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Lawsuit headed to court

Man: Police, county violated civil rights

February 19, 2014

AMSTERDAM — A town man who says the Montgomery County Sheriff’s Department violated his civil rights when he was arrested while trying to keep his vehicle from being repossessed will be allowed to......

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Gofigure

Feb-19-14 12:14 PM

Isn't the best way to keep something from being repossessed paying the monthly bill on it?

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SteveC0625

Feb-19-14 12:35 PM

Gofigure, you are basically correct. However, it usually takes many months in arrears on payments before finance companies will initiate the repossession process. And they give the borrower ample notice and opportunities to work out a payment plan. As pointed out, it also takes a court order for the property to be seized. When I lived and worked in the Rochester area, repomen would contact the local police, show the court order and other papers, and give the police the vehicle info in advance. Sometimes the police would be on scene of a repo to verify to the borrower that the order is legit and to prevent violence on either side. Something in this situation just isn't right given the facts presented in the article. Apparently the judge thought so, too.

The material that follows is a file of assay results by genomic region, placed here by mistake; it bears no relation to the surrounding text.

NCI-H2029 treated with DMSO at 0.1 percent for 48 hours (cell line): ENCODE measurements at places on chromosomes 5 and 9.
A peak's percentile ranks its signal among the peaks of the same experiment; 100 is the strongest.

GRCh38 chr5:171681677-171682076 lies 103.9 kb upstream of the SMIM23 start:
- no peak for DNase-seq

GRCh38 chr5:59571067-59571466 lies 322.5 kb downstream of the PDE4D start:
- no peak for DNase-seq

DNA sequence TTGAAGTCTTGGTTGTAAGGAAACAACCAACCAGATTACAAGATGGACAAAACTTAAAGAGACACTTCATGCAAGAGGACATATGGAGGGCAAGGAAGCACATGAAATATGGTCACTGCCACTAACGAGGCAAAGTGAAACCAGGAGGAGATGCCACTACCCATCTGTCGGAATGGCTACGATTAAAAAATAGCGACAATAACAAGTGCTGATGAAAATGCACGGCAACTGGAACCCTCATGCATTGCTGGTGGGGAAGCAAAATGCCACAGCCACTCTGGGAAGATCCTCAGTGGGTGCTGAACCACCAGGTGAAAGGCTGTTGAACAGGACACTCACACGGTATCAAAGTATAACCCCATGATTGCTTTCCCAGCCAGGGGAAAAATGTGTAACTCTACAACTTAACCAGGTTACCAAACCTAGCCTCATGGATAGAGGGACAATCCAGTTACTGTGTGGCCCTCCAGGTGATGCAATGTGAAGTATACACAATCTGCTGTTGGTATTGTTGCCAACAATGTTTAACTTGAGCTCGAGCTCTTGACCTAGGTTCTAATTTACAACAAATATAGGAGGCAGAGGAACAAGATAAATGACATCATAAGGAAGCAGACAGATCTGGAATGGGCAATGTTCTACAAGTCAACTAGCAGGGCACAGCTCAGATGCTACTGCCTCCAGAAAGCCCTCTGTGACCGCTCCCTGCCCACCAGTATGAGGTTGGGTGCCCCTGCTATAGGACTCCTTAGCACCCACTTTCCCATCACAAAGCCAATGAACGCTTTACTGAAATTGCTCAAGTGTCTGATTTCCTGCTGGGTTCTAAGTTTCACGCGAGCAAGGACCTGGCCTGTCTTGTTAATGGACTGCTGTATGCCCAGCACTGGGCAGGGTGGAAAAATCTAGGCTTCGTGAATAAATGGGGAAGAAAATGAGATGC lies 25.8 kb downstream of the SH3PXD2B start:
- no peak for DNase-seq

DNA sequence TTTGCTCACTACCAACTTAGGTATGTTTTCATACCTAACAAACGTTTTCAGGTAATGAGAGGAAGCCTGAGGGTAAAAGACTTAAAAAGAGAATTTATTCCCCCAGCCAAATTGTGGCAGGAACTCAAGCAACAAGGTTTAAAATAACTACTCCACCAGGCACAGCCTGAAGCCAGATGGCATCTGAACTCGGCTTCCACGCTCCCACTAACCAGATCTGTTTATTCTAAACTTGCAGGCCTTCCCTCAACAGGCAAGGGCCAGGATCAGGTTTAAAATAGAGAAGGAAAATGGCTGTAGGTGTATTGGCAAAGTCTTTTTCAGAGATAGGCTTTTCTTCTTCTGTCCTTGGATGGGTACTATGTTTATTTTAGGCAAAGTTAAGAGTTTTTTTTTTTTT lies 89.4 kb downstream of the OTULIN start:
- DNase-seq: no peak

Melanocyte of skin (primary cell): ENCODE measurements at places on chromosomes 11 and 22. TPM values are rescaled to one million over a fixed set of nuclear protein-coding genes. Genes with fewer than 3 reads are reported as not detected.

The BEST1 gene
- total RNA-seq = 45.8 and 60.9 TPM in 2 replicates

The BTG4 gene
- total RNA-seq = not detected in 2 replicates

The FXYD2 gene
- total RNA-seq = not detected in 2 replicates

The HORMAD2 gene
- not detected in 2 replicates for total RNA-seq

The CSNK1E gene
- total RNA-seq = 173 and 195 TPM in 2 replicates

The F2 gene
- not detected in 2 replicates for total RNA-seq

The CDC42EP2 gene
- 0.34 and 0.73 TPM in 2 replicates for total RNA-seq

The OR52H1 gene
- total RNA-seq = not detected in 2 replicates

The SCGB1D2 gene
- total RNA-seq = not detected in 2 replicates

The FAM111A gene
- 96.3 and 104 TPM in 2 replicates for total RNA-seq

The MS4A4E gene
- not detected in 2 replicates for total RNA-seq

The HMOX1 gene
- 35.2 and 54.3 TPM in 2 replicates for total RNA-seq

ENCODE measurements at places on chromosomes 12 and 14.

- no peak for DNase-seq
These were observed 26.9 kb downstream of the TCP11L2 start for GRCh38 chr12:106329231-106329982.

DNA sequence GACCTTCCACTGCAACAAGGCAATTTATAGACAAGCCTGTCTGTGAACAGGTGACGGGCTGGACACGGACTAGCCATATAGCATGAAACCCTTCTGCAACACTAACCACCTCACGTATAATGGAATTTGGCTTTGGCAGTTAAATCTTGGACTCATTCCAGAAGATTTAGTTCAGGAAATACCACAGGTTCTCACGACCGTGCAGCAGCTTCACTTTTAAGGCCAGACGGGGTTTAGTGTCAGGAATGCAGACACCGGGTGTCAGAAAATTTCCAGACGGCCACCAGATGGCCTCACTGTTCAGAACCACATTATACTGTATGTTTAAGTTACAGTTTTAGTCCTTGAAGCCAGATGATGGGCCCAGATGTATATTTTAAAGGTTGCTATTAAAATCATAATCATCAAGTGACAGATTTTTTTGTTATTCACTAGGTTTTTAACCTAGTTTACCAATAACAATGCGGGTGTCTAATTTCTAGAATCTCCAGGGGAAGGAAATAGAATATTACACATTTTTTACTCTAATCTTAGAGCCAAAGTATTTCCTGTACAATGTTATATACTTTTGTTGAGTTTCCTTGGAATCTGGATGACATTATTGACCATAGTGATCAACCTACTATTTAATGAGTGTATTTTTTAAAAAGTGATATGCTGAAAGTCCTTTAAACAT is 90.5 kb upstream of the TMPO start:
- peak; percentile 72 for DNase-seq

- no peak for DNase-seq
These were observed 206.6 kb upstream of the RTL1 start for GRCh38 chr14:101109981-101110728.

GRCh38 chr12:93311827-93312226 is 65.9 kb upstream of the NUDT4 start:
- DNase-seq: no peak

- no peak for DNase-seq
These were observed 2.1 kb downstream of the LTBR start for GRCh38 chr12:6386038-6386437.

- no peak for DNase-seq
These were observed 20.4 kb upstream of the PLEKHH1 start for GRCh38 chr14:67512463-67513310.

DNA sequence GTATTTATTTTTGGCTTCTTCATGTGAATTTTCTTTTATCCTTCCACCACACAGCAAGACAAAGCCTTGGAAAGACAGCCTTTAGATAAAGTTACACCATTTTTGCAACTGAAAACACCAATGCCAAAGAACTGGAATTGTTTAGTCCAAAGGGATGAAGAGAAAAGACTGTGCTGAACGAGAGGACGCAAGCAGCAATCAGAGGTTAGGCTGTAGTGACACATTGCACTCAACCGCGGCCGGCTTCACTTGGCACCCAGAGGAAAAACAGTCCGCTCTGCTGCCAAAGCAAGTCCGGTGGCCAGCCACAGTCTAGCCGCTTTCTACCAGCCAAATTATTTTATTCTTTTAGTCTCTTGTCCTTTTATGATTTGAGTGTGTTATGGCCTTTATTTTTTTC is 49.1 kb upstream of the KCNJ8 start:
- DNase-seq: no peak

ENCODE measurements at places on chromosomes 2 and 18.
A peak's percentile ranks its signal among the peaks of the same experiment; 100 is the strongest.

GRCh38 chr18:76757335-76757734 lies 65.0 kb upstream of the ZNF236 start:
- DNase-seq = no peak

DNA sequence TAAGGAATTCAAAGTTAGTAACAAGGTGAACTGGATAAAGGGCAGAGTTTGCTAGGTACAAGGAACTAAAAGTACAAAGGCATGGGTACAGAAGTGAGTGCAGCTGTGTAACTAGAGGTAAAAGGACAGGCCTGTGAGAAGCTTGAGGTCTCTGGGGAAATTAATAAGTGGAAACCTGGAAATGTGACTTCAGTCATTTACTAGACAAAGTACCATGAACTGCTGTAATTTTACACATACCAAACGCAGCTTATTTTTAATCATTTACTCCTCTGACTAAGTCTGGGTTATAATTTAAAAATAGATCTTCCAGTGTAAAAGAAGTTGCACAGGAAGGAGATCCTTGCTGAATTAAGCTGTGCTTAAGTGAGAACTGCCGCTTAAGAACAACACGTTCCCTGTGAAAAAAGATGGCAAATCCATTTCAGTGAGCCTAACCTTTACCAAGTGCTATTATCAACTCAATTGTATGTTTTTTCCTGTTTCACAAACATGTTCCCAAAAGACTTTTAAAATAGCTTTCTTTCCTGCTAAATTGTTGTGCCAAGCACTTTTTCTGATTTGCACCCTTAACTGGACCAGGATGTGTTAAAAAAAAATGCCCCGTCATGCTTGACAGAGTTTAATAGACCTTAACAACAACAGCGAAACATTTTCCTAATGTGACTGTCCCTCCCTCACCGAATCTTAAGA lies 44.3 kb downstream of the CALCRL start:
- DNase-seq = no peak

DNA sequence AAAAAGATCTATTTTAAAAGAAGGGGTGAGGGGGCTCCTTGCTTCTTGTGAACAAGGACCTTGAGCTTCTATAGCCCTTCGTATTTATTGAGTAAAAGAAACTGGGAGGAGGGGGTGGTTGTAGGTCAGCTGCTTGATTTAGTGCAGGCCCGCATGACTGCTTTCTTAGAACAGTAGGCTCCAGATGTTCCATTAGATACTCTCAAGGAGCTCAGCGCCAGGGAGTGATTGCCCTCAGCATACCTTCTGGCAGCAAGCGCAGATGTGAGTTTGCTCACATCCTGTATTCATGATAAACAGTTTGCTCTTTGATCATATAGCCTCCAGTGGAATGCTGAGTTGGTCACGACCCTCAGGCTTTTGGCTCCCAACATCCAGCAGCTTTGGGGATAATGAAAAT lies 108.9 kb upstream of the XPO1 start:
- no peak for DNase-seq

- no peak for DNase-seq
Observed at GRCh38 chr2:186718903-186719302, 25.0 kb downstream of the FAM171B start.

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notabovethelaw

Feb-20-14 12:02 AM

A repo order is signed by some financial institution employee sitting in an office, not by a judge. Repo agencies have to report a repossession to the local police, most report after the successful repo. If there is a confrontation, as in this case, then the financial institution can get a judge signed court order to repossess. If any police officer assists in the bank signed repossession order, they are doing nothing more than being a money/property collector for the financial institution, that looks like the case here. It sounds like the Federal Court Judge has some problems with the way police handled this as well. As much as I hate to say it, this looks like a clear win for Elmer.

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